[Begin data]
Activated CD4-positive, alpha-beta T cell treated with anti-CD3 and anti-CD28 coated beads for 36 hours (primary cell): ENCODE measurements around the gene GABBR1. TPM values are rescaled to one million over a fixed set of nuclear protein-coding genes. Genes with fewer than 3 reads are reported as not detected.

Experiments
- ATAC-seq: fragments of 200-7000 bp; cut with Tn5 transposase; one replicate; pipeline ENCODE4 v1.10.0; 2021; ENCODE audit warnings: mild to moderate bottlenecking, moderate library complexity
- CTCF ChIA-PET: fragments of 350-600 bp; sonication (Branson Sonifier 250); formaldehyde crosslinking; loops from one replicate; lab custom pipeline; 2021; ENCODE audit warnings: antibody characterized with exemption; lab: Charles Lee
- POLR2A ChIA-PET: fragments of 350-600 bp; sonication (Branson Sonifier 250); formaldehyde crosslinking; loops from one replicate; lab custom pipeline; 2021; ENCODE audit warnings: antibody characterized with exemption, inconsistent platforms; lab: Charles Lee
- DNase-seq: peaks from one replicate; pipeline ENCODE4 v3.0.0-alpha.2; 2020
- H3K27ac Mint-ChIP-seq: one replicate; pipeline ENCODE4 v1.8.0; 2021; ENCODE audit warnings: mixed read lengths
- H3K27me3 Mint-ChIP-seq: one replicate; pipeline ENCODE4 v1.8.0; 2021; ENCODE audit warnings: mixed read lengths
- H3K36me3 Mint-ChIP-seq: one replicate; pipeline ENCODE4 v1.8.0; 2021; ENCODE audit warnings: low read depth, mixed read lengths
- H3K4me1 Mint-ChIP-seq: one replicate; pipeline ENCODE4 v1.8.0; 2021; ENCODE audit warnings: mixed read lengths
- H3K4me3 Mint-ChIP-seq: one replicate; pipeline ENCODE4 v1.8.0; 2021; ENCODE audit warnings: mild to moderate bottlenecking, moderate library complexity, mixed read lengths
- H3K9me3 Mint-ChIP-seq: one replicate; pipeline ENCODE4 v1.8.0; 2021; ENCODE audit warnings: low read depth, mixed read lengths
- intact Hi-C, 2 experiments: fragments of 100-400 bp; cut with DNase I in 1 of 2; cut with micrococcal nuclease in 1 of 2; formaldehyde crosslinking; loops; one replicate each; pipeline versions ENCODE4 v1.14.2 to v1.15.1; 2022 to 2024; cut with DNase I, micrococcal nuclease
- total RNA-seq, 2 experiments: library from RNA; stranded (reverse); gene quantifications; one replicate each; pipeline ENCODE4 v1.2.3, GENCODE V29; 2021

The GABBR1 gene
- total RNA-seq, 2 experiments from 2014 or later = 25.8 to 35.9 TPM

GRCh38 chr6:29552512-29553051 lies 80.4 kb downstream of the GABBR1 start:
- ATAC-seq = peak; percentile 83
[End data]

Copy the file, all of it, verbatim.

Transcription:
Activated CD4-positive, alpha-beta T cell treated with anti-CD3 and anti-CD28 coated beads for 36 hours (primary cell): ENCODE measurements around the gene GABBR1. TPM values are rescaled to one million over a fixed set of nuclear protein-coding genes. Genes with fewer than 3 reads are reported as not detected.

Experiments
- ATAC-seq: fragments of 200-7000 bp; cut with Tn5 transposase; one replicate; pipeline ENCODE4 v1.10.0; 2021; ENCODE audit warnings: mild to moderate bottlenecking, moderate library complexity
- CTCF ChIA-PET: fragments of 350-600 bp; sonication (Branson Sonifier 250); formaldehyde crosslinking; loops from one replicate; lab custom pipeline; 2021; ENCODE audit warnings: antibody characterized with exemption; lab: Charles Lee
- POLR2A ChIA-PET: fragments of 350-600 bp; sonication (Branson Sonifier 250); formaldehyde crosslinking; loops from one replicate; lab custom pipeline; 2021; ENCODE audit warnings: antibody characterized with exemption, inconsistent platforms; lab: Charles Lee
- DNase-seq: peaks from one replicate; pipeline ENCODE4 v3.0.0-alpha.2; 2020
- H3K27ac Mint-ChIP-seq: one replicate; pipeline ENCODE4 v1.8.0; 2021; ENCODE audit warnings: mixed read lengths
- H3K27me3 Mint-ChIP-seq: one replicate; pipeline ENCODE4 v1.8.0; 2021; ENCODE audit warnings: mixed read lengths
- H3K36me3 Mint-ChIP-seq: one replicate; pipeline ENCODE4 v1.8.0; 2021; ENCODE audit warnings: low read depth, mixed read lengths
- H3K4me1 Mint-ChIP-seq: one replicate; pipeline ENCODE4 v1.8.0; 2021; ENCODE audit warnings: mixed read lengths
- H3K4me3 Mint-ChIP-seq: one replicate; pipeline ENCODE4 v1.8.0; 2021; ENCODE audit warnings: mild to moderate bottlenecking, moderate library complexity, mixed read lengths
- H3K9me3 Mint-ChIP-seq: one replicate; pipeline ENCODE4 v1.8.0; 2021; ENCODE audit warnings: low read depth, mixed read lengths
- intact Hi-C, 2 experiments: fragments of 100-400 bp; cut with DNase I in 1 of 2; cut with micrococcal nuclease in 1 of 2; formaldehyde crosslinking; loops; one replicate each; pipeline versions ENCODE4 v1.14.2 to v1.15.1; 2022 to 2024; cut with DNase I, micrococcal nuclease
- total RNA-seq, 2 experiments: library from RNA; stranded (reverse); gene quantifications; one replicate each; pipeline ENCODE4 v1.2.3, GENCODE V29; 2021

The GABBR1 gene
- total RNA-seq, 2 experiments from 2014 or later = 25.8 to 35.9 TPM

GRCh38 chr6:29552512-29553051 lies 80.4 kb downstream of the GABBR1 start:
- ATAC-seq = peak; percentile 83